South of the Big Four

Don Kurtz, Author
Don Kurtz, Author Chronicle Books $15.95 (380p) ISBN 978-0-8118-0908-5
Paperback - 978-0-380-72765-0
Open Ebook - 288 pages - 978-1-4521-3705-6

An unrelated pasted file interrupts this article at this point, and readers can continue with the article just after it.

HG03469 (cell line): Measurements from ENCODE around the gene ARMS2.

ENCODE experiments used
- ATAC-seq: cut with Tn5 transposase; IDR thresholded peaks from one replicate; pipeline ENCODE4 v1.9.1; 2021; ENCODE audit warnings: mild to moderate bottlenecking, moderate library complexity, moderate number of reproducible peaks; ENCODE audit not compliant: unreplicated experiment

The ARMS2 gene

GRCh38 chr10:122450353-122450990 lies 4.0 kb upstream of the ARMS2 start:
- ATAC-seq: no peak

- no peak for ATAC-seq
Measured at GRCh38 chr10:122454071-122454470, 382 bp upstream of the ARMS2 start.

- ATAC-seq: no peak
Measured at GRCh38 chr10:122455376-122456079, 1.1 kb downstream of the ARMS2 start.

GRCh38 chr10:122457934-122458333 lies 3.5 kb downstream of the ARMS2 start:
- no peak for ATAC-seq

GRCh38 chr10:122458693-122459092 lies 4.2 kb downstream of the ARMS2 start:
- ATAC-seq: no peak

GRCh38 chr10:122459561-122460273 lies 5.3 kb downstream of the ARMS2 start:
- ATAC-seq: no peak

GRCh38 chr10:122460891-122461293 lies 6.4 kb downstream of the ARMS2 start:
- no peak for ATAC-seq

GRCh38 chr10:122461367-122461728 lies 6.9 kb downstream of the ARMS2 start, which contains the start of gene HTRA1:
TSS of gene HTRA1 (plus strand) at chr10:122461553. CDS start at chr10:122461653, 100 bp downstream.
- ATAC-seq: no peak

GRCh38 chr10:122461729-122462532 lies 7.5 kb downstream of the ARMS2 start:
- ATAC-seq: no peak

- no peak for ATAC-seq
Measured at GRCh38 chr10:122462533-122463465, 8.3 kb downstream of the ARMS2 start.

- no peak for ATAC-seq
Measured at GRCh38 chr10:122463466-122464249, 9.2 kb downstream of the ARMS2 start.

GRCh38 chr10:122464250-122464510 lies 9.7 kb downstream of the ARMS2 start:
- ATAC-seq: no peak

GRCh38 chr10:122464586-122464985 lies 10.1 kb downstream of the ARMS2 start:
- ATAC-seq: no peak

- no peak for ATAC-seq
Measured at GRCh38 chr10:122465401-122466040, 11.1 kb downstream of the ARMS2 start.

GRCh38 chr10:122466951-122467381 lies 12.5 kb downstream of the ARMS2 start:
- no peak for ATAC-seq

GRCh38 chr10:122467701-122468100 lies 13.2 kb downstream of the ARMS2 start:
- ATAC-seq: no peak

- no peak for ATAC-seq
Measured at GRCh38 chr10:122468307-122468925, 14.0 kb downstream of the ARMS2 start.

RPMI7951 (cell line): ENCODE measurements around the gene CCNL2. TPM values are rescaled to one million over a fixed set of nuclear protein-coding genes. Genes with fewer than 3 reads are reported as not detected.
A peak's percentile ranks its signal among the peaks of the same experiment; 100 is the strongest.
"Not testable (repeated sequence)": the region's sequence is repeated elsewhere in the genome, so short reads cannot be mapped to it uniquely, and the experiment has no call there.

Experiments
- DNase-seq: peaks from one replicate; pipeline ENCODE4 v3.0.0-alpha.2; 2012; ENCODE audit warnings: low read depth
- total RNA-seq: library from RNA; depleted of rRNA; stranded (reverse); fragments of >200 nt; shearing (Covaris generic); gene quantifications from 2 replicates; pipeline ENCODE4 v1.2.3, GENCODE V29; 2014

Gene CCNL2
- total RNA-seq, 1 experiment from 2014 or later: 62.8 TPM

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In gracefully unencumbered prose that evokes isolation and loss, this first novel uses the story of two Indiana men in order to pay elegiac tribute to America's dwindling number of small farmers. At 30, narrator Arthur Conason chooses to live on the deserted property of his late father, a failed farmer, and work the fields for neighbor Gerry Maars. More successful than Arthur's dad was, the abrasive, resourceful Gerry displays a tenacity that Kurtz clearly means to be emblematic of people who are unable to loosen their ties to a way of life whose increasing hardships break both the heart and the wallet. Though the solitary Arthur keeps his distance from everyone, his relationship with Gerry deepens as he grows to see his employer as a surrogate father. Kurtz effectively portrays the rhythms and the socioeconomic facts of this threatened world, but he stumbles when addressing his characters' psychological or moral dilemmas. Their motivations remain unclear (e.g., we don't understand why Arthur drifts in and out of relationships with successive women, or why these women seek him out). But he does handle the novel's structure skillfully, seamlessly taking Arthur from the present to the past and back to the present as he struggles to come to terms with ``an ever more impatient world.'' (July)
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